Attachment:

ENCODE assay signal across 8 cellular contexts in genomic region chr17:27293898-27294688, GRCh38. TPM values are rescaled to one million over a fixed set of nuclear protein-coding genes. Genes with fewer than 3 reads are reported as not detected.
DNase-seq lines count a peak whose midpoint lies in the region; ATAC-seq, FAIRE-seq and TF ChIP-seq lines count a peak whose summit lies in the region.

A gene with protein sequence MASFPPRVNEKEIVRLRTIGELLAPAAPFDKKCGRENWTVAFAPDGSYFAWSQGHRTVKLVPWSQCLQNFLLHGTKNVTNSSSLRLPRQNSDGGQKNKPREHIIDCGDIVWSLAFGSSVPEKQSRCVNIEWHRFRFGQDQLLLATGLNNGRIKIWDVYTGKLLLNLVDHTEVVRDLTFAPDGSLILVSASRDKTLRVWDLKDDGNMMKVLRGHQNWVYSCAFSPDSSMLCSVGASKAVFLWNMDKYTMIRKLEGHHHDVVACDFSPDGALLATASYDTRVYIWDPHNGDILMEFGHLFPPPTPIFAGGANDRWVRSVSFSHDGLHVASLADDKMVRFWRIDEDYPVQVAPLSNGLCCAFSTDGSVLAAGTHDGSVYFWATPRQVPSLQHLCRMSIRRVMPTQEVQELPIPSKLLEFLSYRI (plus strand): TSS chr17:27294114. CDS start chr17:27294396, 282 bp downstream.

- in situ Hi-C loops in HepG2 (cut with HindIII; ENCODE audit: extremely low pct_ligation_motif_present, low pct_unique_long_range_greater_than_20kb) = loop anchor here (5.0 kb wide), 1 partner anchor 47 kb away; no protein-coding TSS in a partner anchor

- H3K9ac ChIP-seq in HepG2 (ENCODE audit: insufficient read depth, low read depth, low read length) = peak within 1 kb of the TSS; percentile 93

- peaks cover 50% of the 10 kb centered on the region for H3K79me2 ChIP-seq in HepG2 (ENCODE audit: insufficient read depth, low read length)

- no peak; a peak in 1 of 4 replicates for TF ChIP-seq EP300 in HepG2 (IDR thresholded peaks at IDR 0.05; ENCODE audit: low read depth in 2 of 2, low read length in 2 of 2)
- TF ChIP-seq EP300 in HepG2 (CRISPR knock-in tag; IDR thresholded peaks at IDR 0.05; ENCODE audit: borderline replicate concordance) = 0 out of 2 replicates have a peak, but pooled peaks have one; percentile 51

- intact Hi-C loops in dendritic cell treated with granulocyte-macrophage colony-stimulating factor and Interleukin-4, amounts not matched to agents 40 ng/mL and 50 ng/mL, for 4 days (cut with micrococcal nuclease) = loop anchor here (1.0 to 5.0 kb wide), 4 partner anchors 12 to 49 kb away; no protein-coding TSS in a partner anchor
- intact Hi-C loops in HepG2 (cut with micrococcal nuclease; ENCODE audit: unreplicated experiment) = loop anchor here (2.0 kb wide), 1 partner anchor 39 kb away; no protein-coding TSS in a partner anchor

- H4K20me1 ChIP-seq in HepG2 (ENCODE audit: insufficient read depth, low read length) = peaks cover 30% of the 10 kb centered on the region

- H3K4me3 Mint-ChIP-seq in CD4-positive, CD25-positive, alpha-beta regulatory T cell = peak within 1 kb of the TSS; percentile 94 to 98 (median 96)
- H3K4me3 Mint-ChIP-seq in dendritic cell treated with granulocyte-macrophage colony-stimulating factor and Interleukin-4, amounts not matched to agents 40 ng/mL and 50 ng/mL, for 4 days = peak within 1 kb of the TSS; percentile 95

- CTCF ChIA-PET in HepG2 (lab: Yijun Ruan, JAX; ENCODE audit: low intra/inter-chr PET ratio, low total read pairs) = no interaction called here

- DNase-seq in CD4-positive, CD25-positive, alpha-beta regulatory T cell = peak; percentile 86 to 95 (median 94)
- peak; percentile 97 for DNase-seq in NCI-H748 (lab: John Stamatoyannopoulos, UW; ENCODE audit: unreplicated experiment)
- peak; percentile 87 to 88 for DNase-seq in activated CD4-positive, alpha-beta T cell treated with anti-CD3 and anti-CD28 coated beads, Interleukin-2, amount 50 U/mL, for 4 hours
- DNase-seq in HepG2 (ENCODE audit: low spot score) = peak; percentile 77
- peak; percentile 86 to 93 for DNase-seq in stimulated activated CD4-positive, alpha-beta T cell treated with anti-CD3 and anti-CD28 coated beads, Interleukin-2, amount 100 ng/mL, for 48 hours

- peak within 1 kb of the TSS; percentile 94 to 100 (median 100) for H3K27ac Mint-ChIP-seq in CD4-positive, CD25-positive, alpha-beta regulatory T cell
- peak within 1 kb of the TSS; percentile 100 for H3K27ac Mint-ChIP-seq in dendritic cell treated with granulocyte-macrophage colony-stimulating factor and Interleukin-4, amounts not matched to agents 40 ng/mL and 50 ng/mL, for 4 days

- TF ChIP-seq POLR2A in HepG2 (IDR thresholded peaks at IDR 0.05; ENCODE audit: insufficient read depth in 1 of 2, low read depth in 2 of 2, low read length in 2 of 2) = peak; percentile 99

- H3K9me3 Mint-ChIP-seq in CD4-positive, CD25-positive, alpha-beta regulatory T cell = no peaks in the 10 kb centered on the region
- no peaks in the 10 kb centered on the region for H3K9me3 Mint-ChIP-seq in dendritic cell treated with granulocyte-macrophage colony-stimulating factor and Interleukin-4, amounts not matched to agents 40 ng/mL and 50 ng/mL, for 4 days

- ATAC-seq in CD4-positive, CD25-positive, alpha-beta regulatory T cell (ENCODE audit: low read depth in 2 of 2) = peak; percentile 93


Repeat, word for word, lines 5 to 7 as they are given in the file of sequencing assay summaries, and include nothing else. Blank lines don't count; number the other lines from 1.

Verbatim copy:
- H3K9ac ChIP-seq in HepG2 (ENCODE audit: insufficient read depth, low read depth, low read length) = peak within 1 kb of the TSS; percentile 93

- peaks cover 50% of the 10 kb centered on the region for H3K79me2 ChIP-seq in HepG2 (ENCODE audit: insufficient read depth, low read length)

- no peak; a peak in 1 of 4 replicates for TF ChIP-seq EP300 in HepG2 (IDR thresholded peaks at IDR 0.05; ENCODE audit: low read depth in 2 of 2, low read length in 2 of 2)